Wednesday, December 24, 2008

Number of new homes for sale keeps falling….that’s good

Yesterday’s reports on new home sales and existing home sales were dismal (please see CR for the new home report and the existing home report), where new home sales dropped to 407,000 and existing home sales dropped to 4.49 million (8.6% drop). But the inventory numbers (supply) went under-reported; the only glimmer of hope across the two dreary reports is that the number of new homes for sale is falling back to trend.

The chart illustrates the reported inventory of new homes for sale and existing homes for sale through November 2008. The existing inventory is clearly troubling, and since it is roughly 10 times bigger than that of new homes, it is understandable why Joshua Shapiro of MFR, Inc. is concerned:
Inventories [of existing homes] are very high relative to sales rates, and would probably be even more so if all those wishing to sell their home actually had the house on the market instead of pulling it off in the face of weak demand and eroding prices. (Not to mention the considerable amount of inventory that is still tied up in the legal process surrounding foreclosure and therefore is not counted as being for sale, and the large number of homes that have already been purchased out of foreclosure by speculators but that will eventually hit the market.) –Joshua Shapiro, MFR Inc.
The inventory of existing home sales rose in November, and even worse, it remains elevated at peak levels. Rock bottom pricing is not driving sales quickly enough. The current trend in mortgage rates (downward) should instigate some positive demand from potential homebuyers!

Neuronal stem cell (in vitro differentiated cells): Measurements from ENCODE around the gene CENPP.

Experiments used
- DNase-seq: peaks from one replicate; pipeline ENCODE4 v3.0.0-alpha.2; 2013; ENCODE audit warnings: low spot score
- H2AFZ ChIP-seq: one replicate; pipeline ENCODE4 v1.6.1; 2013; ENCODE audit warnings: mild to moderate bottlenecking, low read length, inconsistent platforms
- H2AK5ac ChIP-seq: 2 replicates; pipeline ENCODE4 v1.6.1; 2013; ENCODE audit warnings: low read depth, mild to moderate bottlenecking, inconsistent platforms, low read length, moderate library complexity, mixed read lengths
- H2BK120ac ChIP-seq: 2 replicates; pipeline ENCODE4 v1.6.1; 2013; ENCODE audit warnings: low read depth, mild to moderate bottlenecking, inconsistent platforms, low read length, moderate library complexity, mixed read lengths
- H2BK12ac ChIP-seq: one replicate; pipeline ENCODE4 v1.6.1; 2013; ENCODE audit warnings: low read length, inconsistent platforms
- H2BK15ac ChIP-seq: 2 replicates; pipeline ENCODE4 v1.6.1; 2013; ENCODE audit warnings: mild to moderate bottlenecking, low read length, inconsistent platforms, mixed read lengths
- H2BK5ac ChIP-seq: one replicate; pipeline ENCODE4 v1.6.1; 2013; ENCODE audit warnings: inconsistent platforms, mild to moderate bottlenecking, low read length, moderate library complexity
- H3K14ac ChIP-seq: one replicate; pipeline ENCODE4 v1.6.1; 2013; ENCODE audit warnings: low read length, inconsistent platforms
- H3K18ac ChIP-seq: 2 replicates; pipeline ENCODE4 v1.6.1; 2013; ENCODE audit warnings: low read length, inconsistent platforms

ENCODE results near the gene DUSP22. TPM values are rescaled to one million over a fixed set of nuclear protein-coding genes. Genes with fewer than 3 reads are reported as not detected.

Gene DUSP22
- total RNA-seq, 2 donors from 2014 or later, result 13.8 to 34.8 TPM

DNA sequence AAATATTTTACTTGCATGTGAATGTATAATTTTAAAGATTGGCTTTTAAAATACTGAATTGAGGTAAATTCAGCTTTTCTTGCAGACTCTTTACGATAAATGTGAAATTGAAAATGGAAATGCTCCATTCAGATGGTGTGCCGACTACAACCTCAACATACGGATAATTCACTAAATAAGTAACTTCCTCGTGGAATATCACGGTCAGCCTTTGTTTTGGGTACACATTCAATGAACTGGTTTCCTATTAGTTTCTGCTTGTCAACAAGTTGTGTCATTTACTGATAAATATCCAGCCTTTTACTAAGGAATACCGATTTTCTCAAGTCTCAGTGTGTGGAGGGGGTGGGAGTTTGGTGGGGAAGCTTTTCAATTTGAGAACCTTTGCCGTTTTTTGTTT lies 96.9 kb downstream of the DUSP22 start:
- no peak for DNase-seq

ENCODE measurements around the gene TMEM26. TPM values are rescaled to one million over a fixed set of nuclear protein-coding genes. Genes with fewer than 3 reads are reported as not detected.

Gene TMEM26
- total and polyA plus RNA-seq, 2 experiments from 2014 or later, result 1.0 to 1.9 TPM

On the other hand, the inventory of new homes for sale continues to move in the right direction – down! The number of new homes for sale, 374,000, are reverting back to their sample monthly average (1978-2008) of 350,000, rather than stabilizing at a peak as is the existing inventory. New construction at its slowest pace since 1959 (the beginning of the series) – November housing starts fell 18.9% over the month to 625,000 – and new home sales are dragging the inventory down.

Inventory of existing home sales is clearly troubling, especially if there are sellers waiting in the shadows to put their homes on the market when housing prices rise slightly (CR calls this shadow inventory). But the number of new homes for sale is clearly a step in the right direction.

Rebecca Wilder


  1. It is good that housing starts are getting back to "normal", whatever that is these days. One guy here got a killer deal on a new home - model home with all the upgrades - as opposed to a foreclosure. Won't have to do anything to the house (roof, HVAC, etc.) for many years where he would with an existing home. Less cash in the long run. We are still in the wait-and-see time so most don't want to make any moves.

  2. Looking at a number in isolation, say existing house inventory, shows a simplistic, meaningless analysis.

    What counts is one thing in relation to another, say the ratio of houses for sale (new + used) to unencumbered income (income less consumer debt) for those between 18-59.

    The total number of houses for sale might be high relative to the amount of cash that can service mortgage debt to buy such houses or it might not.

    Yet, never can you know this by looking at the inventory number alone.

    More meaningless analysis uses trend lines and moving averages taken from a single fact, say existing houses for sale, since such fake analysis leads to false beliefs.

    Instead, more meaning comes from a rate of change, say the ratio of houses for sale to unencumbered income between designated periods.

    Such a ratio tells magnitude and direction of whether potential buyers have sufficient incomes or not.

    If potential buyers lack sufficient income, inventories are too high, hence prices must fall.

    If potential buyers have sufficient income, inventories can grow. Prices can rise.